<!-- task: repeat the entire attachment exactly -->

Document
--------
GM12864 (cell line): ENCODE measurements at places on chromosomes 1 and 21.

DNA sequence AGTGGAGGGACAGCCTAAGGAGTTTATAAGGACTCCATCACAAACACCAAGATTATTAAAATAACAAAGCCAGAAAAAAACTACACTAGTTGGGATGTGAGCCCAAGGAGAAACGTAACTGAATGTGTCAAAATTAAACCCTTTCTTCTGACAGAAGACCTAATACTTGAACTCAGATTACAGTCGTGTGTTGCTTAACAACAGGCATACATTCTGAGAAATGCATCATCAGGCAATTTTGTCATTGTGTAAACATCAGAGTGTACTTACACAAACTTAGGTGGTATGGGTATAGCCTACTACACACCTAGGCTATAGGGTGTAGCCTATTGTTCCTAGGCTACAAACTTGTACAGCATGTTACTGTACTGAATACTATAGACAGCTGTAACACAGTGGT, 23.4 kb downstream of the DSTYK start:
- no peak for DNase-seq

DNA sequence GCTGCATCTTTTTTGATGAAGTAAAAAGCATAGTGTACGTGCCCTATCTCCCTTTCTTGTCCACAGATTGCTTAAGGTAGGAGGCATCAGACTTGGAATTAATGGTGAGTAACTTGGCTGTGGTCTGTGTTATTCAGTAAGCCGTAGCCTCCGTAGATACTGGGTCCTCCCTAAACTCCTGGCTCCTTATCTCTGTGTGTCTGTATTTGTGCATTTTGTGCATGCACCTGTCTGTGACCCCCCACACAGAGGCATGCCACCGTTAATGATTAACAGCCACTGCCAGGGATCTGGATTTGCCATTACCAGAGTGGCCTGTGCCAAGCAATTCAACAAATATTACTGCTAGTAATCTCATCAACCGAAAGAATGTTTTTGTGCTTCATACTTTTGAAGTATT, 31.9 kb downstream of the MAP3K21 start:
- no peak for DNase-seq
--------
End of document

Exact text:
GM12864 (cell line): ENCODE measurements at places on chromosomes 1 and 21.

DNA sequence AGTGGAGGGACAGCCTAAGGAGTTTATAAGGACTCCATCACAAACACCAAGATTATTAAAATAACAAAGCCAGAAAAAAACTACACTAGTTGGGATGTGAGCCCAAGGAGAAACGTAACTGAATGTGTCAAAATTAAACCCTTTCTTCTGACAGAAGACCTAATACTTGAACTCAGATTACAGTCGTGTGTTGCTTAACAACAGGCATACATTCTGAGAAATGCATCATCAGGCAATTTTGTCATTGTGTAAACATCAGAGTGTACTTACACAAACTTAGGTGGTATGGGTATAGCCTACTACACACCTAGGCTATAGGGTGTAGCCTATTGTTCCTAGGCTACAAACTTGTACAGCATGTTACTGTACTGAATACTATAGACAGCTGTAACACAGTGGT, 23.4 kb downstream of the DSTYK start:
- no peak for DNase-seq

DNA sequence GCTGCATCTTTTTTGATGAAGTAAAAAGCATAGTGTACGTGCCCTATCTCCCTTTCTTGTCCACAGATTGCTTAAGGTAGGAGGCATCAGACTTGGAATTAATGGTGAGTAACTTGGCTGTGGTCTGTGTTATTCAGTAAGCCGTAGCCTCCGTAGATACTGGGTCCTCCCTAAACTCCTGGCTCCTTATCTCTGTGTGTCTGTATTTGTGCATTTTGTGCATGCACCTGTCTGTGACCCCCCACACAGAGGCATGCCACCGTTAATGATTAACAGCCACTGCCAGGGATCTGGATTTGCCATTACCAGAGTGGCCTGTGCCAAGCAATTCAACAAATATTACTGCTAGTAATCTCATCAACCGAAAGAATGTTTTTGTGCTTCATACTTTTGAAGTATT, 31.9 kb downstream of the MAP3K21 start:
- no peak for DNase-seq